After sketching in the African bush for a number of years, I know the shapes of many of the commonly seen species. Right now, from memory, I can create a quick drawing of a giraffe, elephant, lion, leopard, painted dog, cheetah, kudu, impala, spotted hyena, buffalo, gemsbok, zebra, wildebeest, white rhino, baboon or aardvark (OK, I’m kidding, I’ve never seen, let alone sketched, an aardvark).
This knowledge helps me immensely when I’m sketching in the bush and catch a brief glimpse of activity that I want to capture in my sketchbook. If I see a young elephant chasing guinea-fowl or lion cubs pouncing on each other, a particular turn of the head or twist of the body might attract my attention so I quickly sketch it, but then, using my knowledge of the anatomy of the animal, I can add further details to complete the sketch.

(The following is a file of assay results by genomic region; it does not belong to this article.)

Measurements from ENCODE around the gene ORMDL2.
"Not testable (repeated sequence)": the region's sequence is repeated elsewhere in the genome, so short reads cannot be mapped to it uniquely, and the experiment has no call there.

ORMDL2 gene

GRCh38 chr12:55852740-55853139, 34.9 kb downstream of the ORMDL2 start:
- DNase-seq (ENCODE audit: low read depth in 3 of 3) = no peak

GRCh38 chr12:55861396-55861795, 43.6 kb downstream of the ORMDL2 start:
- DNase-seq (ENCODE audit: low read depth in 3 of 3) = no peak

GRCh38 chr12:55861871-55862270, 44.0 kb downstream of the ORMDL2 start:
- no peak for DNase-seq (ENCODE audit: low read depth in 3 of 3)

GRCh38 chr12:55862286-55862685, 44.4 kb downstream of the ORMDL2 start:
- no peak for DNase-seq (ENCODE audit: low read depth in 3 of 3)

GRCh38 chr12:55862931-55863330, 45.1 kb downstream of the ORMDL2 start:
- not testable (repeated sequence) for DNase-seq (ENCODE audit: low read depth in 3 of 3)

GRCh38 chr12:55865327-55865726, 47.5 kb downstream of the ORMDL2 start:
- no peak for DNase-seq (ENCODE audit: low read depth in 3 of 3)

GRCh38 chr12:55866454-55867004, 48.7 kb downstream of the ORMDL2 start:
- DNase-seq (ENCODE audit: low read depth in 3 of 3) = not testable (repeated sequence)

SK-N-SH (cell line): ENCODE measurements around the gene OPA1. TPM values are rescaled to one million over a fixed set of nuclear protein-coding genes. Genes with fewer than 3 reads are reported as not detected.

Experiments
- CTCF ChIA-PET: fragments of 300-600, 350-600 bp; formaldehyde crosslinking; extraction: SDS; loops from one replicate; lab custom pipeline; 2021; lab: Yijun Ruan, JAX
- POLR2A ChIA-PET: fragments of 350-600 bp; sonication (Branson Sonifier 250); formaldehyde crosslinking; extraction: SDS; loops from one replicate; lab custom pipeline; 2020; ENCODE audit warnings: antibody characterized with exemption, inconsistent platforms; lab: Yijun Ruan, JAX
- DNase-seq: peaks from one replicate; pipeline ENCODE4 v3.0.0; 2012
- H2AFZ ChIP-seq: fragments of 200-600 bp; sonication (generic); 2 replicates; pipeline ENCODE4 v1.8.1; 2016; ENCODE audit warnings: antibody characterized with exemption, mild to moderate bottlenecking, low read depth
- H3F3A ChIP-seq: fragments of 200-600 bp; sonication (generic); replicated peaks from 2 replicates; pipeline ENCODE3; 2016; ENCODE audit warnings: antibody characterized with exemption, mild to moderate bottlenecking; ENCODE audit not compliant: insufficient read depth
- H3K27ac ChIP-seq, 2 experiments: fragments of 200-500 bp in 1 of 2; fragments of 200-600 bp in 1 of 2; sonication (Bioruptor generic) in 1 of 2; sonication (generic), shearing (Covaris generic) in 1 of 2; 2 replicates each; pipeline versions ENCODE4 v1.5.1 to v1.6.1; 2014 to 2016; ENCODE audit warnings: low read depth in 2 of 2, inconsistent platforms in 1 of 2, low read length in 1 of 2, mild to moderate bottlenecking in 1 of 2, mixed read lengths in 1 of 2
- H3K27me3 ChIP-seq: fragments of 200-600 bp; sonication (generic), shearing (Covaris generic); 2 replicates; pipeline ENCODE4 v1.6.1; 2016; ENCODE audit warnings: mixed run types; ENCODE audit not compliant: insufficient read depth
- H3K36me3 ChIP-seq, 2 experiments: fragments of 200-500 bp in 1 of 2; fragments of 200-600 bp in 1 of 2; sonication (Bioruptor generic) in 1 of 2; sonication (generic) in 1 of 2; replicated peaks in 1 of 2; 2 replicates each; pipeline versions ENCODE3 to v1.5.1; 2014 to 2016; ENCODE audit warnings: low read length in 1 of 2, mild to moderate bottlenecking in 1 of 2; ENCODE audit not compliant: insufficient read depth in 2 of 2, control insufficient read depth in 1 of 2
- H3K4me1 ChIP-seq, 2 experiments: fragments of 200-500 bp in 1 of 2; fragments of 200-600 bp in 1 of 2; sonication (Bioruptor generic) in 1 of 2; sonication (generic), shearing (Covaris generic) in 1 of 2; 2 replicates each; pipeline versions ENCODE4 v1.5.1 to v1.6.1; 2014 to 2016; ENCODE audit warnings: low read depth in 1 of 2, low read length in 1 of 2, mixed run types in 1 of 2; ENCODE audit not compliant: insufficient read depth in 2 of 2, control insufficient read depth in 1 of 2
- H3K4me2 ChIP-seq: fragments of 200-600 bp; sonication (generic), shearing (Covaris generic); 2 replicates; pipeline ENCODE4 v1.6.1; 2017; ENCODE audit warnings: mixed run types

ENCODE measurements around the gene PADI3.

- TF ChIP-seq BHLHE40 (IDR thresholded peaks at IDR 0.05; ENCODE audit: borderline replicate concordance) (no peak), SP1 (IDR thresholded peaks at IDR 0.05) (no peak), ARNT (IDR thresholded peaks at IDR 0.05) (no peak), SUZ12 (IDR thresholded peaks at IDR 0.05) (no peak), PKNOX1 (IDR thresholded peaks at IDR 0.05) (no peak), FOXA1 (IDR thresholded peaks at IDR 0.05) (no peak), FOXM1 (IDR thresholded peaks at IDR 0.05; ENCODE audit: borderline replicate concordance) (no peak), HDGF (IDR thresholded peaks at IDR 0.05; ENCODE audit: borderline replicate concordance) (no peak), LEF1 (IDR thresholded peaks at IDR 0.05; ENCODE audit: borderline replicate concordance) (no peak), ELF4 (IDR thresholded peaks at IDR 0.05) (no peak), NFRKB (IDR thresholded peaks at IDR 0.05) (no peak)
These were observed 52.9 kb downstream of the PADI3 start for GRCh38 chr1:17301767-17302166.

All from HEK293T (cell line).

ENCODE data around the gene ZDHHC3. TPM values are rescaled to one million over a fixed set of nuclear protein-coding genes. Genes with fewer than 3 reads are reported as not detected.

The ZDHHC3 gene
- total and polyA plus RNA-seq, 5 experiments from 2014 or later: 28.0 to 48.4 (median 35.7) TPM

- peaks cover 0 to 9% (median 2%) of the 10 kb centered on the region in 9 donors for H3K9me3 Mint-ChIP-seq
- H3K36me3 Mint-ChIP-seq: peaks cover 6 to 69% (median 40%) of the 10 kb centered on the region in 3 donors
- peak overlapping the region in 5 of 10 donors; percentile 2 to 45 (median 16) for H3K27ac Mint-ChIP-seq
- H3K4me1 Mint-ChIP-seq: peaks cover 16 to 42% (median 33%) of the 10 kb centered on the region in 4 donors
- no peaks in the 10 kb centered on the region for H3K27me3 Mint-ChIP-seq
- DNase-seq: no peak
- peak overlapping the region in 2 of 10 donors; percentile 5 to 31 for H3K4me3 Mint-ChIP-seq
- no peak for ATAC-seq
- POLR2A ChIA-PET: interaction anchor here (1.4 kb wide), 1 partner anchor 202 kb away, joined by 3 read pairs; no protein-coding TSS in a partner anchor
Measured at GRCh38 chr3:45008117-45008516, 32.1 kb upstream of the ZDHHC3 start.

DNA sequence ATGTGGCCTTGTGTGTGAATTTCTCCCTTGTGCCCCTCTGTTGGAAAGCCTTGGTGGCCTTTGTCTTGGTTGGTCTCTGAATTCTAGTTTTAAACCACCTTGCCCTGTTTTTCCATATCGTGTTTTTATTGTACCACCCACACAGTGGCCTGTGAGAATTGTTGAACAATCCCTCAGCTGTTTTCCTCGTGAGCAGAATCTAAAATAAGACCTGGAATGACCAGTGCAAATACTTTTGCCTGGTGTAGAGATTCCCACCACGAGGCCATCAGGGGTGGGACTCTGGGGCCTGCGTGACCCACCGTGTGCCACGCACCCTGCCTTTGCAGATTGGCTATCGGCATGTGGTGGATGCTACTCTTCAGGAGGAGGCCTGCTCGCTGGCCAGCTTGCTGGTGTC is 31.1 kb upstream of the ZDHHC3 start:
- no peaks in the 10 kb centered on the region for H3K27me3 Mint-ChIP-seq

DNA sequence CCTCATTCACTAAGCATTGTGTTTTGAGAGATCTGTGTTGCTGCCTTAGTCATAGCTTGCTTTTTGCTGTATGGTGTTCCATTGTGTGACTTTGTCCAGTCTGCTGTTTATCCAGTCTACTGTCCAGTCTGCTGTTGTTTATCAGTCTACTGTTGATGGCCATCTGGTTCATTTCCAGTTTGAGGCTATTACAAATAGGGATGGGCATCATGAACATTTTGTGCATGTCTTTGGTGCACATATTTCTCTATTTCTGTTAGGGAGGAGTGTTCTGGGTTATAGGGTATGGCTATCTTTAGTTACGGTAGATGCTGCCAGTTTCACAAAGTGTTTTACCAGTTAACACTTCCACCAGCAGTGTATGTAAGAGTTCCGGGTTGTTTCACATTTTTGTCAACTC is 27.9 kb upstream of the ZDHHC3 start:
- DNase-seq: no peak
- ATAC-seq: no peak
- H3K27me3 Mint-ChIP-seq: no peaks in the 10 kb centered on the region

But recently, I questioned whether this knowledge also leads me to sketch a generic giraffe, a standard spotted hyena, a basic buffalo or a common cheetah. Am I now doing what I always tell students to avoid – drawing what I think I know instead of what I see?
If I do fall into this trap (it happens to us all at times) then at least I’m aware of it, so this year in Africa I will be tutoring myself as well as my students. We’ll just have to see who follows instruction better!
Do you have any bad art habits you are prepared to share?
Go on, make me feel better.